July 22, 2015
There is now an urgent need for the world’s growing number of digital economies to shift their focus to how they help people to manage their own transition to a new form of digital workplace. That is the main conclusion of a new report from the Organisation for Economic Co-operation and Development (OECD). The OECD Digital Economy Outlook 2015 claims that while most countries have moved from a narrow focus on communications technology to a broader digital approach, they now need to address the significant and growing risk of disruption in areas like privacy and jobs. The report – which covers areas from broadband penetration and industry consolidation to network neutrality and cloud computing in OECD countries says more should be done to offer information and communication technology (ICT) skills training to help people transition to new types of digital jobs.
“The digital economy has enormous potential for economic growth and well-being – but only if people trust it enough to fully engage,” said OECD Science, Technology and Innovation Director Andrew Wyckoff. “Things are moving very fast, with the arrival of Big Data analytics and the Internet of Things, and we must make sure we are ready for the impact this will have on digital privacy, security and trust as well as on skills and employment.”
In a 2014 OECD survey, 26 out of 29 countries rated building broadband infrastructure as their top priority and 19 of 28 countries put digital privacy and security second and third. Asked about the future, countries placed skills development as their top objective, followed by public service improvements and digital content creation.
Other surveys cited in the report suggest two-thirds of people are more concerned about their online privacy than a year ago and only a third believe private information on the Internet is secure. More than half fear monitoring by government agencies.
Other findings in the Digital Economy Outlook:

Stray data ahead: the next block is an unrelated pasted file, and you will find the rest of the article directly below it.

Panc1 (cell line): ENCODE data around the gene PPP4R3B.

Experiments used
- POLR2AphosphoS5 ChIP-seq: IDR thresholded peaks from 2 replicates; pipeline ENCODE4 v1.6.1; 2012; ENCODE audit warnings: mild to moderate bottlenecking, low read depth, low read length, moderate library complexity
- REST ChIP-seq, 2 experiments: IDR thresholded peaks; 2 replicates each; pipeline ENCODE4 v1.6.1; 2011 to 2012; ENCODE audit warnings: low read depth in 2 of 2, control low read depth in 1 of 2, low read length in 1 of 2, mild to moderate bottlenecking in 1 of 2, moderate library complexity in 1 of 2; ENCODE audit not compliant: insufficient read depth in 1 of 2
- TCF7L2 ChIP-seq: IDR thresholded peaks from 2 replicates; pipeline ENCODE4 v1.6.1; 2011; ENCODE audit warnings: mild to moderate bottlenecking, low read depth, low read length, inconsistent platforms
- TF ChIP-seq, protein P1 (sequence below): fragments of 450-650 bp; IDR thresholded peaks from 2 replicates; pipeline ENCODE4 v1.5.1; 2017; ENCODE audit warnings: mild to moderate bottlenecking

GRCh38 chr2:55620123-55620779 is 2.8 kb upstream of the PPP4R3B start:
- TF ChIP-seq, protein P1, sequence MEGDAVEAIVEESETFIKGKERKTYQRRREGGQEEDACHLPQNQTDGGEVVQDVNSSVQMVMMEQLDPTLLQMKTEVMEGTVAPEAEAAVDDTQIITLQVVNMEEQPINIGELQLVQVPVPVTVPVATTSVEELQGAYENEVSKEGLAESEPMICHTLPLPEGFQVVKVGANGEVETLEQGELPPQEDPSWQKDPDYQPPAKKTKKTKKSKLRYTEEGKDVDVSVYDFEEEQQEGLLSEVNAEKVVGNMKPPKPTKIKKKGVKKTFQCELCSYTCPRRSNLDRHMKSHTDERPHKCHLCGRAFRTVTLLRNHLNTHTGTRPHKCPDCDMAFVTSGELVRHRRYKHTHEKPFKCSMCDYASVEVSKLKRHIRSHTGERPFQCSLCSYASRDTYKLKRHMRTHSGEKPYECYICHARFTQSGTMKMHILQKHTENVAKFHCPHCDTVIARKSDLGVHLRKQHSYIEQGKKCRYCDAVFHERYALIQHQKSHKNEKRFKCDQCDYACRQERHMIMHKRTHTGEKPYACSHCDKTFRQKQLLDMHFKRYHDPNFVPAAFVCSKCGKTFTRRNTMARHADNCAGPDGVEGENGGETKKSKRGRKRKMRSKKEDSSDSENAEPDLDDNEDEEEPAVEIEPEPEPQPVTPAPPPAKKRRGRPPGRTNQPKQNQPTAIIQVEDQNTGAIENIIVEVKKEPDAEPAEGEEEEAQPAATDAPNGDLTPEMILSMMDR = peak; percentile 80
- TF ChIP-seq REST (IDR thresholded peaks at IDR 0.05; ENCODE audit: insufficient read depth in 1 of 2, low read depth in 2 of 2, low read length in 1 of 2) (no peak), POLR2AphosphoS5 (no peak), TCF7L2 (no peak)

- Of 34 countries surveyed, 27 have a national digital strategy. Many were established or updated in 2013 or 2014. Most focus on telecoms infrastructure, broadband capacity and speed. Few cover international issues such as internet governance.
- Seven of the OECD’s 34 member countries count more than one mobile broadband subscription per person. Around three-quarters of smartphone use in OECD countries occurs on private Wi-Fi access via fixed networks.
- All OECD countries have at least three mobile operators and most have four. Prices for mobile services fell markedly between 2012 and 2014 with the biggest declines in Italy, New Zealand and Turkey. Prices rose in Austria and Greece, however. (p.118).
- ICT venture capital is on the rise again and is now back at its highest level in the US since the dot-com bubble. (p. 37).
- China is the leading gross exporter of ICT goods and services, but the US is the top exporter when trade is calculated in value-added terms, due in part to the high presence of US ICT services embodied in final products. Embodied ICT services also contributed to higher shares for India and the UK in value-added terms. (p. 93).
- Korea is the most specialised of OECD and partner countries in computer, electronic and optical products; Luxembourg is strongest in telecoms; while Ireland, Sweden and the UK are most specialised in IT and other information services.